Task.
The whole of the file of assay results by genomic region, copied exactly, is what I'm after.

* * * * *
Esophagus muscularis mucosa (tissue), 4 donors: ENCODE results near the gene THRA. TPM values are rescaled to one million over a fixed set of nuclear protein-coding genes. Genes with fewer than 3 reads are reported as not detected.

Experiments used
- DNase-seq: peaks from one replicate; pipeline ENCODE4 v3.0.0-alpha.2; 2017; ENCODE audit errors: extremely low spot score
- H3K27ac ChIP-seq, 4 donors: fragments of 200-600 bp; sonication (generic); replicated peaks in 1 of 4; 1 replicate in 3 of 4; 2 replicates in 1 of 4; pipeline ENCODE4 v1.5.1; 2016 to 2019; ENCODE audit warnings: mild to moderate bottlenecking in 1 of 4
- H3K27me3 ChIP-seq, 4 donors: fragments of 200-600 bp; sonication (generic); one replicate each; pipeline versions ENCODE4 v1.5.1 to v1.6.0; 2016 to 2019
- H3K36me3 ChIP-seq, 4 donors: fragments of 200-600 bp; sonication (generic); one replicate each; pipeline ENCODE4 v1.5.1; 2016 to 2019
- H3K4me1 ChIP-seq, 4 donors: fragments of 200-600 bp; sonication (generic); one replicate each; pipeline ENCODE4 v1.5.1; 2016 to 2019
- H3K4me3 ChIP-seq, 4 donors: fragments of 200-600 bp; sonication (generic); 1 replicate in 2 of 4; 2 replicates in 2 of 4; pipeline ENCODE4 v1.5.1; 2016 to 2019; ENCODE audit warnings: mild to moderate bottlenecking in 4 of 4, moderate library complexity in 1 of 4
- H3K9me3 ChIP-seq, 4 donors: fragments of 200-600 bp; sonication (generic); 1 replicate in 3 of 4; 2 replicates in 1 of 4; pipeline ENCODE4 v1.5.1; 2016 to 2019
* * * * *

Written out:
Esophagus muscularis mucosa (tissue), 4 donors: ENCODE results near the gene THRA. TPM values are rescaled to one million over a fixed set of nuclear protein-coding genes. Genes with fewer than 3 reads are reported as not detected.

Experiments used
- DNase-seq: peaks from one replicate; pipeline ENCODE4 v3.0.0-alpha.2; 2017; ENCODE audit errors: extremely low spot score
- H3K27ac ChIP-seq, 4 donors: fragments of 200-600 bp; sonication (generic); replicated peaks in 1 of 4; 1 replicate in 3 of 4; 2 replicates in 1 of 4; pipeline ENCODE4 v1.5.1; 2016 to 2019; ENCODE audit warnings: mild to moderate bottlenecking in 1 of 4
- H3K27me3 ChIP-seq, 4 donors: fragments of 200-600 bp; sonication (generic); one replicate each; pipeline versions ENCODE4 v1.5.1 to v1.6.0; 2016 to 2019
- H3K36me3 ChIP-seq, 4 donors: fragments of 200-600 bp; sonication (generic); one replicate each; pipeline ENCODE4 v1.5.1; 2016 to 2019
- H3K4me1 ChIP-seq, 4 donors: fragments of 200-600 bp; sonication (generic); one replicate each; pipeline ENCODE4 v1.5.1; 2016 to 2019
- H3K4me3 ChIP-seq, 4 donors: fragments of 200-600 bp; sonication (generic); 1 replicate in 2 of 4; 2 replicates in 2 of 4; pipeline ENCODE4 v1.5.1; 2016 to 2019; ENCODE audit warnings: mild to moderate bottlenecking in 4 of 4, moderate library complexity in 1 of 4
- H3K9me3 ChIP-seq, 4 donors: fragments of 200-600 bp; sonication (generic); 1 replicate in 3 of 4; 2 replicates in 1 of 4; pipeline ENCODE4 v1.5.1; 2016 to 2019